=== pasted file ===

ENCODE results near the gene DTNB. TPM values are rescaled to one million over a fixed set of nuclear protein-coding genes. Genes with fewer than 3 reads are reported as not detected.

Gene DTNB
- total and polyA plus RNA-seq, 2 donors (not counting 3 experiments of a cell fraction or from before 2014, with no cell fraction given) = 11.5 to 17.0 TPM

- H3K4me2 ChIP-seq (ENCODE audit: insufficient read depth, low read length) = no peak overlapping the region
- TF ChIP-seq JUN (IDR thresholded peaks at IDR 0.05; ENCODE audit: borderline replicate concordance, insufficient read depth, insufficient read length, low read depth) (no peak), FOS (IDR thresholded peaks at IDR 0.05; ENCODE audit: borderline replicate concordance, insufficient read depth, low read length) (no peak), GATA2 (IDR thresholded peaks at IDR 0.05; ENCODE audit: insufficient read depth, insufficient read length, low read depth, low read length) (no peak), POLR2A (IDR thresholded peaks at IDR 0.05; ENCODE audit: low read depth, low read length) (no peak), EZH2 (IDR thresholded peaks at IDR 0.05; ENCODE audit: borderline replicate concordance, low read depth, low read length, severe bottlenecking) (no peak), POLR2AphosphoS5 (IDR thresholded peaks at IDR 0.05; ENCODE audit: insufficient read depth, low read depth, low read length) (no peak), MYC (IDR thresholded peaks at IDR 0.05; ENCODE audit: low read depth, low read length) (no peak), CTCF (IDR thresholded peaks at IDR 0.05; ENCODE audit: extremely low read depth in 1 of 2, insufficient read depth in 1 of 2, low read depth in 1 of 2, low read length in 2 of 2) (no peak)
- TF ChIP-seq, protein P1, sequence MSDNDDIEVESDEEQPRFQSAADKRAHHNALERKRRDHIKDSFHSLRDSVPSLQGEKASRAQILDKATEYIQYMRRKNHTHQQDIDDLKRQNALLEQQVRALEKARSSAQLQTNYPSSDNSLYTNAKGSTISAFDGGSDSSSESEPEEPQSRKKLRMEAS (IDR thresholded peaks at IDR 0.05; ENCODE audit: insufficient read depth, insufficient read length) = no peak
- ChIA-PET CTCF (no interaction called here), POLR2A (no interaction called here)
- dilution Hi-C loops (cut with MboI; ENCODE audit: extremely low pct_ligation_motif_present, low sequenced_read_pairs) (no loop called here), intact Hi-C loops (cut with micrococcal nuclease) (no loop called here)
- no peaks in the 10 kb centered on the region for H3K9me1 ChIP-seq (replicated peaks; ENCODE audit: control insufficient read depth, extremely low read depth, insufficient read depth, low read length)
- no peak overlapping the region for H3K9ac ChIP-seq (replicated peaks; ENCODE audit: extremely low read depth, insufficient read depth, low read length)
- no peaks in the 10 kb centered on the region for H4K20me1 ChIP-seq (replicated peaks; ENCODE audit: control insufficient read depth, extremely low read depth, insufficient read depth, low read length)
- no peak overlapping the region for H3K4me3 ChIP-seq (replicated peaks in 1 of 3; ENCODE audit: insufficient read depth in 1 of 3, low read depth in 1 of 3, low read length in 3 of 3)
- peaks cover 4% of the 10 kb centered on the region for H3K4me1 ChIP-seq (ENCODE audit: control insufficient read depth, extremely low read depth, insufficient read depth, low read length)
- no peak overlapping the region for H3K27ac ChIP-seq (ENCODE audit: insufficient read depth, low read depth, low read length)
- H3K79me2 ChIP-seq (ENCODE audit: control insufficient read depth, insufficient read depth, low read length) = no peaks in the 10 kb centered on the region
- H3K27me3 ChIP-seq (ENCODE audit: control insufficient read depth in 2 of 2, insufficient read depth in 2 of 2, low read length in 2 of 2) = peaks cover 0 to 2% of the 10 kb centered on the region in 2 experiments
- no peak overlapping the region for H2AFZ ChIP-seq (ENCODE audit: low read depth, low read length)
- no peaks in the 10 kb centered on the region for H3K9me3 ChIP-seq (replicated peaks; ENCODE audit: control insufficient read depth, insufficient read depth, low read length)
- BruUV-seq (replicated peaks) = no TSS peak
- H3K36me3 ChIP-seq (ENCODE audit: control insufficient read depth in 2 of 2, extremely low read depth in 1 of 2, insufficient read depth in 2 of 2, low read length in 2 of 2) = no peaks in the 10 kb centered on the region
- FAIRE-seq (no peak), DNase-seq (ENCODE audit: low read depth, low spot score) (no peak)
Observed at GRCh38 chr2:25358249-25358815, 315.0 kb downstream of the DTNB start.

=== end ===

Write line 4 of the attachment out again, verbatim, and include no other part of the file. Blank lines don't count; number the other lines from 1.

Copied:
- H3K4me2 ChIP-seq (ENCODE audit: insufficient read depth, low read length) = no peak overlapping the region